Australia hit by ‘sophisticated’ state-sponsored cyber attack

19 June 2020, 05:58 | Updated: 19 June 2020, 09:06

By Asher McShane

Australia has been targeted in a "sophisticated state-based" cyber attack, the country's prime minister has said.

Scott Morrison did not name the country responsible, and he said he made the threat public to "raise awareness."

He said: "This activity is targeting Australian organisations across a range of sectors, including all levels of government, industry, political organisations, education, health, essential service providers and operators of other critical infrastructure."

Scott Morrison said Australia was being targeted by state sponsored hackers
Scott Morrison said Australia was being targeted by state sponsored hackers. Picture: PA

Although the threat was constant, the frequency of attacks had increased "over many months," he said.

Australian Strategic Policy Institute executive director Peter Jennings said he was 95 per cent sure the attacker is China. 

"The Russians could do it. The North Koreans could do it, but neither of them have an interest on the scale of this. They have no interest in state and territory government or universities," he told The Australian.

Mr Morrison added: "This is the actions of a state-based actor with significant capabilities. There aren't too many state-based actors who have those capabilities."

Mr Morrison would not comment on the inevitable speculation that the cyber attacks were part of Australia's increasingly hostile relationship with China.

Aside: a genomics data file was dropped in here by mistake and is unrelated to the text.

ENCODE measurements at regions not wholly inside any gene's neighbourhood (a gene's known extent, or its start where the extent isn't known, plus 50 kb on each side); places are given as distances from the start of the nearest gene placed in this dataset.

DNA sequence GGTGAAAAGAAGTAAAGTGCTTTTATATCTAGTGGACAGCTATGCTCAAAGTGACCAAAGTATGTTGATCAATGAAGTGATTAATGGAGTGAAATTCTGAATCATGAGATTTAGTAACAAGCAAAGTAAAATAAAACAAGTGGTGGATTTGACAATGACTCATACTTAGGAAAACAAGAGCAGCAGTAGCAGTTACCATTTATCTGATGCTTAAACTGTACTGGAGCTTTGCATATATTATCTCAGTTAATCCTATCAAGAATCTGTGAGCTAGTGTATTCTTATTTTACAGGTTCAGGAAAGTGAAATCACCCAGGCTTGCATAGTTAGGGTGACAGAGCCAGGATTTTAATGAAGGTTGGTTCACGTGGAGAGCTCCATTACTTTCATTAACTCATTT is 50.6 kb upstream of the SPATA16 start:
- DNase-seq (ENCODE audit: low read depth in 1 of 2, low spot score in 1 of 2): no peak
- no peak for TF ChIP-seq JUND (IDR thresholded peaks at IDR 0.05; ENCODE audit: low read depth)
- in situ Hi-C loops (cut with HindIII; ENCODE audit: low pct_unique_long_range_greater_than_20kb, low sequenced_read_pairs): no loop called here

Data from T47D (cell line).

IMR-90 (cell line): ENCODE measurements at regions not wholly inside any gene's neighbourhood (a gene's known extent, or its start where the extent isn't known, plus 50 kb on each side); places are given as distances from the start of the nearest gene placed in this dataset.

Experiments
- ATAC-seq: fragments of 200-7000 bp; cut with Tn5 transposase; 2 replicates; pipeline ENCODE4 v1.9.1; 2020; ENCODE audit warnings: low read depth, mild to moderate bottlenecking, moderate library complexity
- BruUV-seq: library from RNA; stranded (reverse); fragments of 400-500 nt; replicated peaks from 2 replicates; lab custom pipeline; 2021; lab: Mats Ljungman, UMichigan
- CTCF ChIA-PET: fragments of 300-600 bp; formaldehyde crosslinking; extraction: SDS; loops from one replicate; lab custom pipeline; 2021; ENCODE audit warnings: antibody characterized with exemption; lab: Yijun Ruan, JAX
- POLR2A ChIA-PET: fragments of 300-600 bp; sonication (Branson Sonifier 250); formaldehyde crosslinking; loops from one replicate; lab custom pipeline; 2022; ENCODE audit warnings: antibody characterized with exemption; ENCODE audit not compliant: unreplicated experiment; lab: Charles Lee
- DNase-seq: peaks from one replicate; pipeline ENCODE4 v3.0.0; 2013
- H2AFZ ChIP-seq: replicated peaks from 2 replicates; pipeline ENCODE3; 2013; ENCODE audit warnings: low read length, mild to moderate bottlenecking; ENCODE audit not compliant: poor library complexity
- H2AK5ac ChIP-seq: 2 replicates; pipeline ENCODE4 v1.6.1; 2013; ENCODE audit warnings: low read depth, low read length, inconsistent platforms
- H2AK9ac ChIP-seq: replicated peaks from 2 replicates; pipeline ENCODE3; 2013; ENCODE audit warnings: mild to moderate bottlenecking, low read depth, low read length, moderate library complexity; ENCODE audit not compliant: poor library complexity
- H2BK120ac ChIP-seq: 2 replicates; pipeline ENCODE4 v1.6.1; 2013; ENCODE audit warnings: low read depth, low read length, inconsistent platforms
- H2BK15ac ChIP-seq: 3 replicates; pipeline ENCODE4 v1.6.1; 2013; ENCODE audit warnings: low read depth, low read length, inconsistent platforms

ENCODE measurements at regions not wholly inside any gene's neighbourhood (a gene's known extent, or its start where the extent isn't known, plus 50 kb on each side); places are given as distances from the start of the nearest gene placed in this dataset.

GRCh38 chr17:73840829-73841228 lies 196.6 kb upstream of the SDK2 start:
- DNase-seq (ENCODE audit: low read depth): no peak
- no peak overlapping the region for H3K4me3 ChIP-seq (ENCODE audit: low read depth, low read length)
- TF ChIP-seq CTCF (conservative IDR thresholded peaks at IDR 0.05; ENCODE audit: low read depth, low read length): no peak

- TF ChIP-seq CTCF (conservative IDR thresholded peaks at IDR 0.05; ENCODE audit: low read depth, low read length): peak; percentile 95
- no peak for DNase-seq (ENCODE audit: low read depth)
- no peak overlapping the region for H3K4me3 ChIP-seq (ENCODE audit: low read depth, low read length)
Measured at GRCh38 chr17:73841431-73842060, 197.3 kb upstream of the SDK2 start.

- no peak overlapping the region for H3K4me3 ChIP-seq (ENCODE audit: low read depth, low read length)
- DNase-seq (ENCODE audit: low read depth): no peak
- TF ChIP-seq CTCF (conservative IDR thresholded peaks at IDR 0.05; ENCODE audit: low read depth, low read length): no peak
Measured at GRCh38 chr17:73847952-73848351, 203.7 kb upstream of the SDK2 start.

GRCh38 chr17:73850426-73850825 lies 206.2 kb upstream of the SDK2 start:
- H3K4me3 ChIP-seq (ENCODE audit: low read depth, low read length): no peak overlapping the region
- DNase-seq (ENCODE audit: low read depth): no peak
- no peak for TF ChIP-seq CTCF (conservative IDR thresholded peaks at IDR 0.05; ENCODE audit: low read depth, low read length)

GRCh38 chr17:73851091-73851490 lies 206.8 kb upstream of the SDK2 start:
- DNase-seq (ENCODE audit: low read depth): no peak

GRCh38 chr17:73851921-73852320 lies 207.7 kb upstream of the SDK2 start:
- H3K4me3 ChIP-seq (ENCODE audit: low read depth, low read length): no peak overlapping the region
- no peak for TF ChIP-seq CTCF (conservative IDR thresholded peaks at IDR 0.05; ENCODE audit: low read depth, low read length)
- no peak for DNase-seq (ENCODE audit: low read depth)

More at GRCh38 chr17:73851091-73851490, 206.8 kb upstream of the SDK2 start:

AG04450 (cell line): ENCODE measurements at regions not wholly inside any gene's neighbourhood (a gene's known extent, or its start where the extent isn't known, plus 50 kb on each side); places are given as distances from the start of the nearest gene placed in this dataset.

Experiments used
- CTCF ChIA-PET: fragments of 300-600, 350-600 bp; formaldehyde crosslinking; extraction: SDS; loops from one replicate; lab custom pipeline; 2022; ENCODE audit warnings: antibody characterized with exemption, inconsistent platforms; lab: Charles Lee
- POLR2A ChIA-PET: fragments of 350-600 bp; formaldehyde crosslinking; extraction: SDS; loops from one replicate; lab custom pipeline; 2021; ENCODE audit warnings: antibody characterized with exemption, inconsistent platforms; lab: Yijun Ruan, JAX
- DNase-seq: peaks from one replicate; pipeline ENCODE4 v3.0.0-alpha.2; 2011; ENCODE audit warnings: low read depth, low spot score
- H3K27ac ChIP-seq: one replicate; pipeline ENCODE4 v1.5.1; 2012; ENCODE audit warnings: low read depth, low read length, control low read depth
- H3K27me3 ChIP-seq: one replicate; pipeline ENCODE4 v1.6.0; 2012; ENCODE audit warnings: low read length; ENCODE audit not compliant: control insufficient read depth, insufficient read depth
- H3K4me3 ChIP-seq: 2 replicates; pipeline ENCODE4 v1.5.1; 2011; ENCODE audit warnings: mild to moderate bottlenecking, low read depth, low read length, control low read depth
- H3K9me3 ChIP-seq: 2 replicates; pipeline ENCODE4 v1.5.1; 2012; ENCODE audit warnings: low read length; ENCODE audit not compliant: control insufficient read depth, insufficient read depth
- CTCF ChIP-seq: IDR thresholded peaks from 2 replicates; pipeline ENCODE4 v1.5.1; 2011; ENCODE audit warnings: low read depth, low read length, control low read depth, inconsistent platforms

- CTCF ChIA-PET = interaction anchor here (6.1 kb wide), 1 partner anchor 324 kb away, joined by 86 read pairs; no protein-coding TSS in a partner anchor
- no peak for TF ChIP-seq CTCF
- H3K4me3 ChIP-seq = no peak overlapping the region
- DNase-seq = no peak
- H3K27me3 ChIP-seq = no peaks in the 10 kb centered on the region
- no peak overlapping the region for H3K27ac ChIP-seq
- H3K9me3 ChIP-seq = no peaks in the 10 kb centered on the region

China in recent weeks banned beef exports from Australia's largest abattoirs, ended trade in Australian barley with a tariff wall and warned its citizens against visiting the country.

The measures are widely interpreted as punishment for Australia's advocacy of an independent probe into the origins and spread of the coronavirus pandemic.

Australia's foreign minister Marise Payne this week accused China of using the anxiety around the pandemic to undermine Western democracies by spreading disinformation online, prompting China to accuse Australia of disinformation.

Mr Morrison said Australia "doesn't engage lightly in public attribution" and would not name the country behind the current cyber campaign.

"I can't control what speculation others might engage in on this issue," he added.

Mr Morrison said he had discussed the growing cyber security threat with Australia's allies and had spoken overnight to British Prime Minister Boris Johnson on the subject.

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